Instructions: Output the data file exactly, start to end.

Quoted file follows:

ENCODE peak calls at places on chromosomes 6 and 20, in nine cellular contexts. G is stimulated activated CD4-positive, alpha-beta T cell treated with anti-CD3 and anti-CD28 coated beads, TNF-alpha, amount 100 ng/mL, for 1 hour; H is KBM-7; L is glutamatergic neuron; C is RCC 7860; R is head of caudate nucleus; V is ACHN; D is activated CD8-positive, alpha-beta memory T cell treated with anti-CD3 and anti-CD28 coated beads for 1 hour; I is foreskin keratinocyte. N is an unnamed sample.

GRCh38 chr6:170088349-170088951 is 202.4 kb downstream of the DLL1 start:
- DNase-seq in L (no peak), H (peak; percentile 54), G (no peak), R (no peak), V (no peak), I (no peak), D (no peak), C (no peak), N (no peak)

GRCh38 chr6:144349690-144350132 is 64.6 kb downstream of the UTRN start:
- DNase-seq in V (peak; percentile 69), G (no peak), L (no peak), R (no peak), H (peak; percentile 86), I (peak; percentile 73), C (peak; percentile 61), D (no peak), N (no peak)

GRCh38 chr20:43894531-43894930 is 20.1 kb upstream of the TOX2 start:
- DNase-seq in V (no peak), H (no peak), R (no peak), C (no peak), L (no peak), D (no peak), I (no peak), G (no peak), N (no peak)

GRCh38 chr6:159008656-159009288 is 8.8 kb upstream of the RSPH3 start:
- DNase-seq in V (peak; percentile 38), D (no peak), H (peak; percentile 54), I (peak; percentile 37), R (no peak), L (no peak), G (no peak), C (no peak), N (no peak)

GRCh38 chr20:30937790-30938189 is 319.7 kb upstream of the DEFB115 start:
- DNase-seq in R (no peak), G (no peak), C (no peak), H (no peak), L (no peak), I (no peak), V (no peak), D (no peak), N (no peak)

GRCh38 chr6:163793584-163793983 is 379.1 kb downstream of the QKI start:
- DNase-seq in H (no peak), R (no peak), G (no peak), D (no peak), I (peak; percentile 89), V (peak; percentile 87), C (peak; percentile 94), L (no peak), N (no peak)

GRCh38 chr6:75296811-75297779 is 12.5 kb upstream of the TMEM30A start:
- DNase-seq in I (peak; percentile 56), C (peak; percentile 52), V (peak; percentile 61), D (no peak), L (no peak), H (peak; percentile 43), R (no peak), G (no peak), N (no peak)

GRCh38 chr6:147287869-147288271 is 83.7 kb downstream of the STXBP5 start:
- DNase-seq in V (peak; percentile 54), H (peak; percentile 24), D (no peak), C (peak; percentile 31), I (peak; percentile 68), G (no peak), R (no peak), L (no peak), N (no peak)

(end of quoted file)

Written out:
ENCODE peak calls at places on chromosomes 6 and 20, in nine cellular contexts. G is stimulated activated CD4-positive, alpha-beta T cell treated with anti-CD3 and anti-CD28 coated beads, TNF-alpha, amount 100 ng/mL, for 1 hour; H is KBM-7; L is glutamatergic neuron; C is RCC 7860; R is head of caudate nucleus; V is ACHN; D is activated CD8-positive, alpha-beta memory T cell treated with anti-CD3 and anti-CD28 coated beads for 1 hour; I is foreskin keratinocyte. N is an unnamed sample.

GRCh38 chr6:170088349-170088951 is 202.4 kb downstream of the DLL1 start:
- DNase-seq in L (no peak), H (peak; percentile 54), G (no peak), R (no peak), V (no peak), I (no peak), D (no peak), C (no peak), N (no peak)

GRCh38 chr6:144349690-144350132 is 64.6 kb downstream of the UTRN start:
- DNase-seq in V (peak; percentile 69), G (no peak), L (no peak), R (no peak), H (peak; percentile 86), I (peak; percentile 73), C (peak; percentile 61), D (no peak), N (no peak)

GRCh38 chr20:43894531-43894930 is 20.1 kb upstream of the TOX2 start:
- DNase-seq in V (no peak), H (no peak), R (no peak), C (no peak), L (no peak), D (no peak), I (no peak), G (no peak), N (no peak)

GRCh38 chr6:159008656-159009288 is 8.8 kb upstream of the RSPH3 start:
- DNase-seq in V (peak; percentile 38), D (no peak), H (peak; percentile 54), I (peak; percentile 37), R (no peak), L (no peak), G (no peak), C (no peak), N (no peak)

GRCh38 chr20:30937790-30938189 is 319.7 kb upstream of the DEFB115 start:
- DNase-seq in R (no peak), G (no peak), C (no peak), H (no peak), L (no peak), I (no peak), V (no peak), D (no peak), N (no peak)

GRCh38 chr6:163793584-163793983 is 379.1 kb downstream of the QKI start:
- DNase-seq in H (no peak), R (no peak), G (no peak), D (no peak), I (peak; percentile 89), V (peak; percentile 87), C (peak; percentile 94), L (no peak), N (no peak)

GRCh38 chr6:75296811-75297779 is 12.5 kb upstream of the TMEM30A start:
- DNase-seq in I (peak; percentile 56), C (peak; percentile 52), V (peak; percentile 61), D (no peak), L (no peak), H (peak; percentile 43), R (no peak), G (no peak), N (no peak)

GRCh38 chr6:147287869-147288271 is 83.7 kb downstream of the STXBP5 start:
- DNase-seq in V (peak; percentile 54), H (peak; percentile 24), D (no peak), C (peak; percentile 31), I (peak; percentile 68), G (no peak), R (no peak), L (no peak), N (no peak)